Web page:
Brit Avot by Aron Koolyk


The opening Pesukim of the Parsha speak about the Brit between Hashem and the Avot.  It seems that after four hundred years of being in Egypt, Bnai Yisrael will automatically be saved without having to do anything to initiate the Geula.  However, maybe it is not so simple, and perhaps really Bnai Yisrael have to start the process.

Parshat Shemot ends with Moshe receiving two commandments from Hashem.  The first was to notify Bnai Yisrael that Hashem will bring them to Eretz Yisrael, while the second was and to demand that Pharo let Bnai Yisrael go to the Midbar for three days to worship Hashem.  Bnai Yisrael were very happy about this until Pharo added to their work, which made them complain to Moshe that he just made things worse for them.  In the beginning of Vaera Hashem responds to this complaint by reminding Moshe of the Brit and giving him a third commandment of telling Bnai Yisrael “I am Hashem and I will take them out…”(6:6).  This third commandment, can not simply be for reassurance, as Bnai Yisrael “did not listen to Moshe” (6:9) so it must have some greater significance.

To understand the extra significance the Pesukim must be analyzed.  Bnai Yisrael’s rejection (of Moshe’s third commandment) is stated as “Velo Shamu El Moshe” (6:9).  “Velo Shamu” can be translated in a number of ways.  It can mean they did not hear (physically), they didn’t understand, they didn’t believe or they didn’t obey.  The first two (hear and understand) don’t make sense in context, while the third (belief) could fit.  However, then the Torah probably would have written “Velo Heeminu as it did in 4:31.  To obey (listen to it) also seems difficult because there doesn’t seem to be anything to obey.  All Moshe told them is that Hashem will save them.  A recurrence of this word a few Pesukim later can help explain its meaning.  Pasuk 12 says that even Bnai Yisrael “Lo Shamu Eilai Veich Yishmaeini Pharo,” “they didn’t obey me, so how will Pharo?” Clearly “Shamu” in reference to Pharo means to obey (obey Hashem’s command to let Bnai Yisrael go).  So for the Kal Vechomer of the Pasuk to make sense the “Shamu” in reference to Bnai Yisrael must also mean to obey.  (The Pasuk only makes sense when it is interpreted as: why will Pharo obey (listen to) me if even Bnai Yisrael don’t obey me).  Thus the previous difficulty with the translation of “Shamu” meaning “to obey” must be reconsidered; there must really be something which requires adherence (something to obey).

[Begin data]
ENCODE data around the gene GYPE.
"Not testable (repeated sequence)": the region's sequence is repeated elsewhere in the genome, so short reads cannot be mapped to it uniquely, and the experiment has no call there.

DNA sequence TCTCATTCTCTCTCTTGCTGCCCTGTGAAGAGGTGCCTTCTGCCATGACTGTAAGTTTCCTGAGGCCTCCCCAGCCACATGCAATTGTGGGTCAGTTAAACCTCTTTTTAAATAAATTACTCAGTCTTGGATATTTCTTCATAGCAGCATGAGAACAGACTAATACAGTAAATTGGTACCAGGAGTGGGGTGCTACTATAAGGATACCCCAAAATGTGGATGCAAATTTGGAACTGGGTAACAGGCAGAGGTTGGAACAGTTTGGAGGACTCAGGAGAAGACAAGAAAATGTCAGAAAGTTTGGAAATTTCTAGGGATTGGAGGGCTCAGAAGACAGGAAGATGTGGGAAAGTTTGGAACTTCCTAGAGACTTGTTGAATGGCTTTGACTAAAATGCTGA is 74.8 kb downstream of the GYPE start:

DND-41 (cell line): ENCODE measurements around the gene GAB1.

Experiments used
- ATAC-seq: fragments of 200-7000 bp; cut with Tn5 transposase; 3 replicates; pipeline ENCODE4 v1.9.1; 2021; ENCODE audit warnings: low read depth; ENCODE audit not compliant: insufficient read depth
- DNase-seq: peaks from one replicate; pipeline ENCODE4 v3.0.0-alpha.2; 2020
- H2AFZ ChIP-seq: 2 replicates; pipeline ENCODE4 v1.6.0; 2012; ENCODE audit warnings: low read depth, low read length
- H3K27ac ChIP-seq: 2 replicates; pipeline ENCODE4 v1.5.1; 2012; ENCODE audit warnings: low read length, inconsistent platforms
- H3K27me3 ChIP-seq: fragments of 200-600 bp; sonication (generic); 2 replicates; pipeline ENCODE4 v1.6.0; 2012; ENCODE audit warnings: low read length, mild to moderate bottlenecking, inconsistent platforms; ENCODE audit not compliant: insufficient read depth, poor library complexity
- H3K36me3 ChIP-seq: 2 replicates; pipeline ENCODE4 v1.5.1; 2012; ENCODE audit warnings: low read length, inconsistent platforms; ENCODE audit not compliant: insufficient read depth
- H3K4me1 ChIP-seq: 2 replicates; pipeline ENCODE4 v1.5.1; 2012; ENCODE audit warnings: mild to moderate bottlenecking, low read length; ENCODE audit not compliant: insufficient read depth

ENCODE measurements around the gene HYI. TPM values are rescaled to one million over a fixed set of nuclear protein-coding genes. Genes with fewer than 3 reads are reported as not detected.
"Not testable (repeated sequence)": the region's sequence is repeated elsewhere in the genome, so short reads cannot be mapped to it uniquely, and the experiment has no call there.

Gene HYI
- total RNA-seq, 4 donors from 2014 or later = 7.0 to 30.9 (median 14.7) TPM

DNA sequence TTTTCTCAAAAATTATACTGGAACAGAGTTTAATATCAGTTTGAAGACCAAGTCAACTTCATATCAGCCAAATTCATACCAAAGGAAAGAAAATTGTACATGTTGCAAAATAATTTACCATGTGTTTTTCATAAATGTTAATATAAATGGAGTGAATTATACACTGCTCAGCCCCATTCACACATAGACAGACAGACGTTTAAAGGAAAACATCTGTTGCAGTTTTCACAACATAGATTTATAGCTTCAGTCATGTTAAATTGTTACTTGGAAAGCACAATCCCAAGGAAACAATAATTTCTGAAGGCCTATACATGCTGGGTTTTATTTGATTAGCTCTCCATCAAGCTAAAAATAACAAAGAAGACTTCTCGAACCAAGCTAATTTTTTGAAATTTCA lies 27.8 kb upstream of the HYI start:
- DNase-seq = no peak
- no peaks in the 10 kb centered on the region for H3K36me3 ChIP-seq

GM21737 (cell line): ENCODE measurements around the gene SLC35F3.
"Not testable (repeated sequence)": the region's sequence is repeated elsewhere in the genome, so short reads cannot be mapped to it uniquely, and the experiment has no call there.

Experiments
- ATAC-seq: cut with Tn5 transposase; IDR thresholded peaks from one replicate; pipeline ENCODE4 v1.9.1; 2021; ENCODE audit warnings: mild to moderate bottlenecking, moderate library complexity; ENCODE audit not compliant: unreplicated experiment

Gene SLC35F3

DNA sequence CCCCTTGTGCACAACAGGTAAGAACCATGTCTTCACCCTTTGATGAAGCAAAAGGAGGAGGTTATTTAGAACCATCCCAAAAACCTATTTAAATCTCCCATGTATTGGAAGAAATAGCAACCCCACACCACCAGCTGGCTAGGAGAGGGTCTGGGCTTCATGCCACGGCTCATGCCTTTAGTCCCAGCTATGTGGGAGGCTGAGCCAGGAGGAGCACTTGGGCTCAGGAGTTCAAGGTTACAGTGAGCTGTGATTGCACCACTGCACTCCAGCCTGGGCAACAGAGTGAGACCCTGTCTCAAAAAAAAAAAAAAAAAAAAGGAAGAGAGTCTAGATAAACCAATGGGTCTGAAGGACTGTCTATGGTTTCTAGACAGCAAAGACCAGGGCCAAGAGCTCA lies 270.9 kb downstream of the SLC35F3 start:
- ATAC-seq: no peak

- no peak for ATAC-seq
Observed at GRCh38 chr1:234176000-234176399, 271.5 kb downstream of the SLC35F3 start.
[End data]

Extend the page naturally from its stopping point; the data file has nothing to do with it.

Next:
The words “Ani Hashem” recurs many times in Pesukim 6:2,6,7,8.  The Torah must be implying that there is indeed a commandment not just to intellectually recognize Hashem, but to internalize His status of “Ani Hashem Elokeichem.”  The first of the Aseret Hadibrot can be understood as this commandment to internalize Hashem’s per and to obey any of His laws.  Thus the third commandment to Moshe was to teach Bnai Yisrael to accept Hashem in order for them to do Teshuva and bring the Geula.  This explanation is proven from Yechezkel 20:5-8, where Yechezkel is telling some Zekeinim that Bnai Yisrael weren’t always good before Yetziat Mitzrayim.  Hashem told Bnai Yisrael that “Ani Hashem Elokeichem” but they rebelled and said, “Lo Shamu Eilai” (there was rebellion involved in that they did not accept Hashem internally).  Finally, Pasuk 13, Hashem’s response to Moshe can be explained.  Moshe must tell both Pharo and Bnai Yisrael to let Bnai Yisrael leave Mitzrayim.  Pharo was asked to permit Bnai Yisrael to leave, and Bnai Yisrael were told to initiate the Geula by internalizing Hashem and doing Teshuva.

What’s His Name? by Moshe Schechter

With an outstretched arm but not with a strong hand by Jerry Karp